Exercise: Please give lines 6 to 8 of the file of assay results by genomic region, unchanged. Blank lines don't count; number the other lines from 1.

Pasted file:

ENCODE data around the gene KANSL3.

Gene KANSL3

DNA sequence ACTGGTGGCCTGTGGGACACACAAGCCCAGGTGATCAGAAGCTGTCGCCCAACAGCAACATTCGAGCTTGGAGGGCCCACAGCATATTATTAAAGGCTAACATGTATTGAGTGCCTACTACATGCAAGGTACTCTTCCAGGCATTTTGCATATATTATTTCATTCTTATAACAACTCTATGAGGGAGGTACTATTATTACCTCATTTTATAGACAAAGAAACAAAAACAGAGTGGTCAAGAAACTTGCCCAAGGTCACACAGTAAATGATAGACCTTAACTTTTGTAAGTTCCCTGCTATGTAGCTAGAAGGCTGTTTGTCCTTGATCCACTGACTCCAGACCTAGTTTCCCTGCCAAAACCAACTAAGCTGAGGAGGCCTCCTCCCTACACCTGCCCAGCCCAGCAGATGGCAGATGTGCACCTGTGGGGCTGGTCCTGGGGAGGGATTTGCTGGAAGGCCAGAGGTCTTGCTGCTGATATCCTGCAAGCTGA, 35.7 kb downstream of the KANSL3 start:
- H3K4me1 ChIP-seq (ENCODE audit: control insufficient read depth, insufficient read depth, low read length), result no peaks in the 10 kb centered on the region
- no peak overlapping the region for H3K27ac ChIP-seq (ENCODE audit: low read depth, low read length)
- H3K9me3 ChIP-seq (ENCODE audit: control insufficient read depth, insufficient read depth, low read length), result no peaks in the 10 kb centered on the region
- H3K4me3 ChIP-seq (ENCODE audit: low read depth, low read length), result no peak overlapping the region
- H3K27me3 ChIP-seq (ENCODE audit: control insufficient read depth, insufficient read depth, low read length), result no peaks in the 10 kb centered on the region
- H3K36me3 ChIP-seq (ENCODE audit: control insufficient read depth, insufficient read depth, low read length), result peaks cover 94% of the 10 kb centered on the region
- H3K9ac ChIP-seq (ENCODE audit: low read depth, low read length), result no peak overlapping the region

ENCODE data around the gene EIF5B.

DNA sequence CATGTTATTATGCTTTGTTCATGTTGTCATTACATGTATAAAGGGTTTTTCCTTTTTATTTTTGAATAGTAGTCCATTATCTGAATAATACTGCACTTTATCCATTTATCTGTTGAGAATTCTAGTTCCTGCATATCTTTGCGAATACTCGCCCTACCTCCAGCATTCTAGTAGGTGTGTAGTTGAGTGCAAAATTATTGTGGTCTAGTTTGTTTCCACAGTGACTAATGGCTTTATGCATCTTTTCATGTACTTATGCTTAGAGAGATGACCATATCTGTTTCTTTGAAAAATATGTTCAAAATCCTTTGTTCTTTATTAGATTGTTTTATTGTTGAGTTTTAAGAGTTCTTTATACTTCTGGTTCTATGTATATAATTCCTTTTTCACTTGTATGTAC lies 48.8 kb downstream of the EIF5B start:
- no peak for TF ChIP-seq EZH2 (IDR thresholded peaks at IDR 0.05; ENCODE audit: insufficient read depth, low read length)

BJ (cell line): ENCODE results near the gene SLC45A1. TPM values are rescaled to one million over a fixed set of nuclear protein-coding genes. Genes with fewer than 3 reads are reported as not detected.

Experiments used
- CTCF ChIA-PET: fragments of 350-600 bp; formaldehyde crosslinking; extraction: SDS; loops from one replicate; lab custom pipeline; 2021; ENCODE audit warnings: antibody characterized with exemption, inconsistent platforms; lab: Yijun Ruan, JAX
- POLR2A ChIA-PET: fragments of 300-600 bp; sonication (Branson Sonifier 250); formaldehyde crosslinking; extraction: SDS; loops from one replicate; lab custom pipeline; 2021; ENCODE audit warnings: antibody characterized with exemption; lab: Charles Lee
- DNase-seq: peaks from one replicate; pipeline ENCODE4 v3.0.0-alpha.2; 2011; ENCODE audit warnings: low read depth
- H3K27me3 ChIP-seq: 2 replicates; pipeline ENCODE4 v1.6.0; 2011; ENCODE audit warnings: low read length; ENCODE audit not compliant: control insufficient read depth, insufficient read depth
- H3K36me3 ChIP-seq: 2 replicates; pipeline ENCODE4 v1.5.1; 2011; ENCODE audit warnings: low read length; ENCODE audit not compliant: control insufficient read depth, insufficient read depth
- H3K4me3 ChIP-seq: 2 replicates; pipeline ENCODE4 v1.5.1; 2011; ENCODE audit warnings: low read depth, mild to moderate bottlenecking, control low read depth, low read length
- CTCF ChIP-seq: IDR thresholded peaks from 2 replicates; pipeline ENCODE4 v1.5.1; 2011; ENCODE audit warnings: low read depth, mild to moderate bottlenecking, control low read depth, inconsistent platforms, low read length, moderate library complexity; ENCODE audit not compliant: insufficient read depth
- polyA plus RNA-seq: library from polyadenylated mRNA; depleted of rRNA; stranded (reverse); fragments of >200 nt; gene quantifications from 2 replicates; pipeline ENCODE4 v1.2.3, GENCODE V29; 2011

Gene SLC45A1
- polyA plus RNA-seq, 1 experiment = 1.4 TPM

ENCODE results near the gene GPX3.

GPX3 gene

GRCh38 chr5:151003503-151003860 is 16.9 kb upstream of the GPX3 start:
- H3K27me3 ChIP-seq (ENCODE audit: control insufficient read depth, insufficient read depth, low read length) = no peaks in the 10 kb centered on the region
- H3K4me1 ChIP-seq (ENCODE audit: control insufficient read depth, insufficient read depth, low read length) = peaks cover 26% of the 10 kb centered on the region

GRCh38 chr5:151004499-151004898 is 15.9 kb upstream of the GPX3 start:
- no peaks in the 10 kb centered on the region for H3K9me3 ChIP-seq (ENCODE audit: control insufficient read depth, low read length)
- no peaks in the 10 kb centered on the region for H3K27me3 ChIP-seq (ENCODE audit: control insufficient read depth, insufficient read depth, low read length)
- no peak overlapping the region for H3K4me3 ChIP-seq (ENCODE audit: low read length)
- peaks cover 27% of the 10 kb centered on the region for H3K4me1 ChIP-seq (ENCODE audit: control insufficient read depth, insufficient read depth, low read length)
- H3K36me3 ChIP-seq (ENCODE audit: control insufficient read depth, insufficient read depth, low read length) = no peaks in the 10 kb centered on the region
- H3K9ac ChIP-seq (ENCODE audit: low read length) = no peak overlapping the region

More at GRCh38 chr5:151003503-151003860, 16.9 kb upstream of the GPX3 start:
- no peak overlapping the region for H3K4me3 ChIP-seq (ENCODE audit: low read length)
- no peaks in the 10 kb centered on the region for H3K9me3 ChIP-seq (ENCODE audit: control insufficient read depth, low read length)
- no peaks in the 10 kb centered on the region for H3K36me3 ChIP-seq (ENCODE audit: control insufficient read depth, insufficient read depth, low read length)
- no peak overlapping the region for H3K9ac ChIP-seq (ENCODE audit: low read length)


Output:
- H3K9me3 ChIP-seq (ENCODE audit: control insufficient read depth, insufficient read depth, low read length), result no peaks in the 10 kb centered on the region
- H3K4me3 ChIP-seq (ENCODE audit: low read depth, low read length), result no peak overlapping the region
- H3K27me3 ChIP-seq (ENCODE audit: control insufficient read depth, insufficient read depth, low read length), result no peaks in the 10 kb centered on the region